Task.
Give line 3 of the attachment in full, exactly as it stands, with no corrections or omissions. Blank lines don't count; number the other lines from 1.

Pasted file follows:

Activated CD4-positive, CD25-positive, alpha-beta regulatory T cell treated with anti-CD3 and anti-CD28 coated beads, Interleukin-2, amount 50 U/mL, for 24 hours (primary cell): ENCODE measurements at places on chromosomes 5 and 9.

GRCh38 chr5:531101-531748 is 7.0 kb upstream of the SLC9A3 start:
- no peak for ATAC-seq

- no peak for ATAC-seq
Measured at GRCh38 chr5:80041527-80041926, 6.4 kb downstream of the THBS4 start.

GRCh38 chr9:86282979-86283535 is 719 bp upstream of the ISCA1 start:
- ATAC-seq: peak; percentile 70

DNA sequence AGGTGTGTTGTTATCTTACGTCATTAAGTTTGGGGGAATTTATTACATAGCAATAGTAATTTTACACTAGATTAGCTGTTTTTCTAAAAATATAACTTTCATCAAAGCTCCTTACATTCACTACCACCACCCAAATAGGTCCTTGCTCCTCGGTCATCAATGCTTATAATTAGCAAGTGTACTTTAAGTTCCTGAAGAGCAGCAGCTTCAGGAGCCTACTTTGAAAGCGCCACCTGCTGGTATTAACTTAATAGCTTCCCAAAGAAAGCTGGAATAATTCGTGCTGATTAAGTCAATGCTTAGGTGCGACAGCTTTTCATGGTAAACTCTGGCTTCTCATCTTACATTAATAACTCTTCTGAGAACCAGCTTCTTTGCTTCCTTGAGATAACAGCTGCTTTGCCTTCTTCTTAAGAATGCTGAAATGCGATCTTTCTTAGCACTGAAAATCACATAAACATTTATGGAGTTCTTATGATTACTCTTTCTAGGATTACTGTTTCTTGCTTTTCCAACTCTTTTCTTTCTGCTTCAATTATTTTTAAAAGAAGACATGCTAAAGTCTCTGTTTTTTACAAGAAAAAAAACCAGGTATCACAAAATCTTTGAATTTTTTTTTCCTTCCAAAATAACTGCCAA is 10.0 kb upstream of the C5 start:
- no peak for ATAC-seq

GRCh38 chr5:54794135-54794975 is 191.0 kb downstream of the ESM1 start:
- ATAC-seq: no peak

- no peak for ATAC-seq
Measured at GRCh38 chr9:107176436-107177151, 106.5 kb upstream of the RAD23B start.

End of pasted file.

- no peak for ATAC-seq